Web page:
East Texas Forests, 2003
MetadataShow full metadata
United States. Forest Service. Southern Research Station
Forest land covers 12.1 million acres in east Texas, or about 57 percent of the land area. The majority of forests, 11.9 million acres, are classed as timberland. The 2003 timberland area is the highest recorded since 1975. Forests classed as softwood forest types were found on 5.2 million acres of the timberland; almost one-half of the softwood forests are pine plantations. More than 80 tree species were recorded during the inventory. These species account for 17.2 billion cubic feet of merchantable volume. Softwood and hardwood volumes have increased since the previous inventory in 1992. During the 1992 to 2003 period, net annual growth averaged 796 million cubic feet, whereas annual removals averaged 736 million cubic feet.
Documento no disponible en formato digital. Consultar en biblioteca INFOR: firstname.lastname@example.org
Excepto si se señala otra cosa, la licencia del ítem se describe como Licencia Creative Commons Atribución-NoComercial-SinDerivar 4.0 Internacional
Showing items related by title, author, creator and subject.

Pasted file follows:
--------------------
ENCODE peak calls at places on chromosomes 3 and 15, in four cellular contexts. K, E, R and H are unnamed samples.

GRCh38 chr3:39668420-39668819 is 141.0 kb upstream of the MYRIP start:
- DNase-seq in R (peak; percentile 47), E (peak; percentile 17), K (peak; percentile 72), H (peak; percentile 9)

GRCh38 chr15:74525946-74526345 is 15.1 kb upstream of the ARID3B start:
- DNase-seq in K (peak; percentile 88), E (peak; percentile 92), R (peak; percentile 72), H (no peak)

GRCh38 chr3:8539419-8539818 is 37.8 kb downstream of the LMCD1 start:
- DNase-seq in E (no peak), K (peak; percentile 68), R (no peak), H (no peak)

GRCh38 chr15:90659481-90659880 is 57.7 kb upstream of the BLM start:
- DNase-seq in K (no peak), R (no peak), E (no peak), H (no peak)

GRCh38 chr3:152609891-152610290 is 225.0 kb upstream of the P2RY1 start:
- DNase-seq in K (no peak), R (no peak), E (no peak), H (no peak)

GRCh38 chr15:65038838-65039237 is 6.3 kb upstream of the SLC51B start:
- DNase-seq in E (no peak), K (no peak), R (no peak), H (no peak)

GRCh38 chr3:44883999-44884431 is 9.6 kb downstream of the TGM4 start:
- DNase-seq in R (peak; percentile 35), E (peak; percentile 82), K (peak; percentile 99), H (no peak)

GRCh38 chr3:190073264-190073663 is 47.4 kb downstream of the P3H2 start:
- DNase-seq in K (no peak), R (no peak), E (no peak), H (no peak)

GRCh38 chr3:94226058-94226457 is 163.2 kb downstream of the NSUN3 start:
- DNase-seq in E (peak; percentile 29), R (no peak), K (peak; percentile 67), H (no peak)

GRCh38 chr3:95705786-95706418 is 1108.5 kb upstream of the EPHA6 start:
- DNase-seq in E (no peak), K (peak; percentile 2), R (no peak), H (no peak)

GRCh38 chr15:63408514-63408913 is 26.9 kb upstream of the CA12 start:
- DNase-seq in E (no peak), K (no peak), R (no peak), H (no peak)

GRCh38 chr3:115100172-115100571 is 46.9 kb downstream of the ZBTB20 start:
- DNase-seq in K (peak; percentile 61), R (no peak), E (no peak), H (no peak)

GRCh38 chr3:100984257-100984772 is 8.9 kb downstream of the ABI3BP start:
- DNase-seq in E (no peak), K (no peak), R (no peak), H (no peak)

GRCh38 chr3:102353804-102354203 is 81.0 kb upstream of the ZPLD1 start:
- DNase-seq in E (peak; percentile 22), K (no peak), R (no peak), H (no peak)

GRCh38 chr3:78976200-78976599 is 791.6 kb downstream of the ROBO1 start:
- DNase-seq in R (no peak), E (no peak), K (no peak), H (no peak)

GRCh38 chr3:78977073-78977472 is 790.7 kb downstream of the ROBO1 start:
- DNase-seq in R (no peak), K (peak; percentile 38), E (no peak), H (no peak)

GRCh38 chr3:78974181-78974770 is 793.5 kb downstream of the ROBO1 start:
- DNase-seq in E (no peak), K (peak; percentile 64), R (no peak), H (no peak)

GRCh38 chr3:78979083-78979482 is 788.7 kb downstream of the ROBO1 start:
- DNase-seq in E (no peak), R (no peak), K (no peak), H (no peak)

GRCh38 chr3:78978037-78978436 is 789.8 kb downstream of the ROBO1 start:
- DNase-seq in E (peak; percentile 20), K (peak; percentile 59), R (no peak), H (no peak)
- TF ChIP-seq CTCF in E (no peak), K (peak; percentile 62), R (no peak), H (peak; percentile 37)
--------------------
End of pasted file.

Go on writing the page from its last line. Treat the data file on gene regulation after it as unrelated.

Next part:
Rose, Anita K. (USDA Forest Service. Southern Research Station, 2009)Between 2002 and 2007, the Forest Service’s Forest Inventory and Analysis (FIA) Program conducted the eighth inventory of the forests of Virginia. About 15.7 million acres, or 62 percent, of ...
Harper, Richard A.; Johnson, Tony G.; McClure, Nathan D. (USDA Forest Service. Southern Research Station, 2009)Between 1997 and 2004, the Forest Service, Forest Inventory and Analysis Program conducted the eighth inventory of Georgia forests. Forest land area remained stable at 24.8 million acres, and ...
Oswalt, Sonja N.; Coulston, John W.; Johnson, Tony G.; Oswalt, Christopher M. (USDA Forest Service. Southern Research Station, 2009)Forest land covers 19.6 million acres in Mississippi, or about 65 percent of the land area. The majority of forests are classed as timberland. One hundred and thirty-seven tree species were ...